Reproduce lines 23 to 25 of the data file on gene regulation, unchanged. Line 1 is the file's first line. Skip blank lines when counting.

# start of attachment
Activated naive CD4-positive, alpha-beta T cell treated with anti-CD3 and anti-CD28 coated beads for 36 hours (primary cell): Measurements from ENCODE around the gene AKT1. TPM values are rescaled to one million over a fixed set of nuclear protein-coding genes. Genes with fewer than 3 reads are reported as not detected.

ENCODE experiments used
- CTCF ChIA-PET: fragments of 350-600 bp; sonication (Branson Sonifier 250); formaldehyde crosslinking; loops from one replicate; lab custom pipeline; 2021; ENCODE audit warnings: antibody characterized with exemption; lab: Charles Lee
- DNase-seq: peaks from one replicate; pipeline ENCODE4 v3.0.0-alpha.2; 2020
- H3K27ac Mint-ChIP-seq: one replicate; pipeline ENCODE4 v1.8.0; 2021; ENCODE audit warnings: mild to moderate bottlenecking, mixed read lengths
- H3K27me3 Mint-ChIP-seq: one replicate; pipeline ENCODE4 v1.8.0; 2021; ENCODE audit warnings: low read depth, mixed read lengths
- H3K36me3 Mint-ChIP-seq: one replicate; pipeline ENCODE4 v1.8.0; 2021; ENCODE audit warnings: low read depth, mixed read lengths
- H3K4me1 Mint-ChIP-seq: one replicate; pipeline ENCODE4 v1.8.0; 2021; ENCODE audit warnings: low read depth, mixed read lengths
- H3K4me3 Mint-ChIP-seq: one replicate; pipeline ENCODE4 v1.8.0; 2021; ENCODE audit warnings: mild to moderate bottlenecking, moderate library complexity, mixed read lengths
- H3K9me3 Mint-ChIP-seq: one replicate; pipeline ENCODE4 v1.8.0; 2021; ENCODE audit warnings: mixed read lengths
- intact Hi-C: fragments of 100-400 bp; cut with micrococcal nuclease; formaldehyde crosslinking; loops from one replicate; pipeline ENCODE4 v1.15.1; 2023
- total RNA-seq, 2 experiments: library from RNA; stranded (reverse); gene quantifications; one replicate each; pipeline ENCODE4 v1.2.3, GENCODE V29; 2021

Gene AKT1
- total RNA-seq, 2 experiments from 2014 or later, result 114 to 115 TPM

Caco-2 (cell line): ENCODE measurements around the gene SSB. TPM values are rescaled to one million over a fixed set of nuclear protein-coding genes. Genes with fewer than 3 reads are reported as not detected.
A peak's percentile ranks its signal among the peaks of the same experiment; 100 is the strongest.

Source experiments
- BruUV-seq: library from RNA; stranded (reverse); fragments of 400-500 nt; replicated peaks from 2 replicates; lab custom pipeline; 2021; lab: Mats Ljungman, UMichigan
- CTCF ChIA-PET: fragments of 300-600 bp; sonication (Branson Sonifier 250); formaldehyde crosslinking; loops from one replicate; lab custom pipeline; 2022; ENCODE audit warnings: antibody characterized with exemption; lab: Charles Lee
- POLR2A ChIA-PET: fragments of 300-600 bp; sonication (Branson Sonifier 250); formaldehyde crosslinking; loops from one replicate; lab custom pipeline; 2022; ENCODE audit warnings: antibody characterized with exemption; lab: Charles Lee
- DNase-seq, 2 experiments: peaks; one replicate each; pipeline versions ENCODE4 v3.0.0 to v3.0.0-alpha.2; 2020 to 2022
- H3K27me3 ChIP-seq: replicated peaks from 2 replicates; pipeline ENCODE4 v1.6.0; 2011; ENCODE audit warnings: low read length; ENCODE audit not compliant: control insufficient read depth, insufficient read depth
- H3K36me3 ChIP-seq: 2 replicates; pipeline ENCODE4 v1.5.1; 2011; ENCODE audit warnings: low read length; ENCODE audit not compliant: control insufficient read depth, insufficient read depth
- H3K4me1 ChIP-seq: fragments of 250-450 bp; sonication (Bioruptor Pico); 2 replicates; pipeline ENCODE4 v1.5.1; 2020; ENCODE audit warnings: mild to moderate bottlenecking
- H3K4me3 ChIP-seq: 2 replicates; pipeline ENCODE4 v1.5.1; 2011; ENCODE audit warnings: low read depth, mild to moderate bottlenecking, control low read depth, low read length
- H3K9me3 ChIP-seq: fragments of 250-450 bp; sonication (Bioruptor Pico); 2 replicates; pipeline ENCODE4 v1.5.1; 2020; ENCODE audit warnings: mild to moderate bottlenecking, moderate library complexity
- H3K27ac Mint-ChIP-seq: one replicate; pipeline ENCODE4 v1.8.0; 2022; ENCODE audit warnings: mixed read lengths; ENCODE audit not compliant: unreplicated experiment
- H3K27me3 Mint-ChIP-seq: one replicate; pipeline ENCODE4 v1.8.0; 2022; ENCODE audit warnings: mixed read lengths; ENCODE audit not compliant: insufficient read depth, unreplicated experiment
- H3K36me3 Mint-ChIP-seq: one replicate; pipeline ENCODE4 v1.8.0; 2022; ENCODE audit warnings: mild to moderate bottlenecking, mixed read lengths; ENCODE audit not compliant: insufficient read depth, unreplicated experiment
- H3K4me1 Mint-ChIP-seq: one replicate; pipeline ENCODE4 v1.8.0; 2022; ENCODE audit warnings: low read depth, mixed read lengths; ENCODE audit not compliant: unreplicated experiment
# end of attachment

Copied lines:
- H3K36me3 ChIP-seq: 2 replicates; pipeline ENCODE4 v1.5.1; 2011; ENCODE audit warnings: low read length; ENCODE audit not compliant: control insufficient read depth, insufficient read depth
- H3K4me1 ChIP-seq: fragments of 250-450 bp; sonication (Bioruptor Pico); 2 replicates; pipeline ENCODE4 v1.5.1; 2020; ENCODE audit warnings: mild to moderate bottlenecking
- H3K4me3 ChIP-seq: 2 replicates; pipeline ENCODE4 v1.5.1; 2011; ENCODE audit warnings: low read depth, mild to moderate bottlenecking, control low read depth, low read length